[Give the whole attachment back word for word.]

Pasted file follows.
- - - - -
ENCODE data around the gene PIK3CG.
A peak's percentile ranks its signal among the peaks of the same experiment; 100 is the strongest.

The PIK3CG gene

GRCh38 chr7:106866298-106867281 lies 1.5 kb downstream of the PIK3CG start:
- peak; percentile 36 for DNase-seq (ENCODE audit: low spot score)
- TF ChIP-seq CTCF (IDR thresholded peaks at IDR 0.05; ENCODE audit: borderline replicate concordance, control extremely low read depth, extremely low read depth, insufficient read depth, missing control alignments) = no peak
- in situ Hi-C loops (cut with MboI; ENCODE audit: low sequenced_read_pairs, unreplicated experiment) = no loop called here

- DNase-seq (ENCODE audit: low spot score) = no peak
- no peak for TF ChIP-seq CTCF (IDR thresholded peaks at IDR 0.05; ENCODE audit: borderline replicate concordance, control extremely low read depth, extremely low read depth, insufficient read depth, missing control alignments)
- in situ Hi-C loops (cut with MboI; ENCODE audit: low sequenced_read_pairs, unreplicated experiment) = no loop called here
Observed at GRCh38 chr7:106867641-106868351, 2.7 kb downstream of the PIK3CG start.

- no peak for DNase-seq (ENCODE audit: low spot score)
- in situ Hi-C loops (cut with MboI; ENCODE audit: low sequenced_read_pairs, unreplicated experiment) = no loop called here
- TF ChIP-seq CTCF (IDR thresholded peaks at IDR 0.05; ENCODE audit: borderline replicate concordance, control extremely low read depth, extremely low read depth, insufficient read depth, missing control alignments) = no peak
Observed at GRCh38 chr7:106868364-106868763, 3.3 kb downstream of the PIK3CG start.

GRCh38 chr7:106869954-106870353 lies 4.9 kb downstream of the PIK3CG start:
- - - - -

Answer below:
ENCODE data around the gene PIK3CG.
A peak's percentile ranks its signal among the peaks of the same experiment; 100 is the strongest.

The PIK3CG gene

GRCh38 chr7:106866298-106867281 lies 1.5 kb downstream of the PIK3CG start:
- peak; percentile 36 for DNase-seq (ENCODE audit: low spot score)
- TF ChIP-seq CTCF (IDR thresholded peaks at IDR 0.05; ENCODE audit: borderline replicate concordance, control extremely low read depth, extremely low read depth, insufficient read depth, missing control alignments) = no peak
- in situ Hi-C loops (cut with MboI; ENCODE audit: low sequenced_read_pairs, unreplicated experiment) = no loop called here

- DNase-seq (ENCODE audit: low spot score) = no peak
- no peak for TF ChIP-seq CTCF (IDR thresholded peaks at IDR 0.05; ENCODE audit: borderline replicate concordance, control extremely low read depth, extremely low read depth, insufficient read depth, missing control alignments)
- in situ Hi-C loops (cut with MboI; ENCODE audit: low sequenced_read_pairs, unreplicated experiment) = no loop called here
Observed at GRCh38 chr7:106867641-106868351, 2.7 kb downstream of the PIK3CG start.

- no peak for DNase-seq (ENCODE audit: low spot score)
- in situ Hi-C loops (cut with MboI; ENCODE audit: low sequenced_read_pairs, unreplicated experiment) = no loop called here
- TF ChIP-seq CTCF (IDR thresholded peaks at IDR 0.05; ENCODE audit: borderline replicate concordance, control extremely low read depth, extremely low read depth, insufficient read depth, missing control alignments) = no peak
Observed at GRCh38 chr7:106868364-106868763, 3.3 kb downstream of the PIK3CG start.

GRCh38 chr7:106869954-106870353 lies 4.9 kb downstream of the PIK3CG start: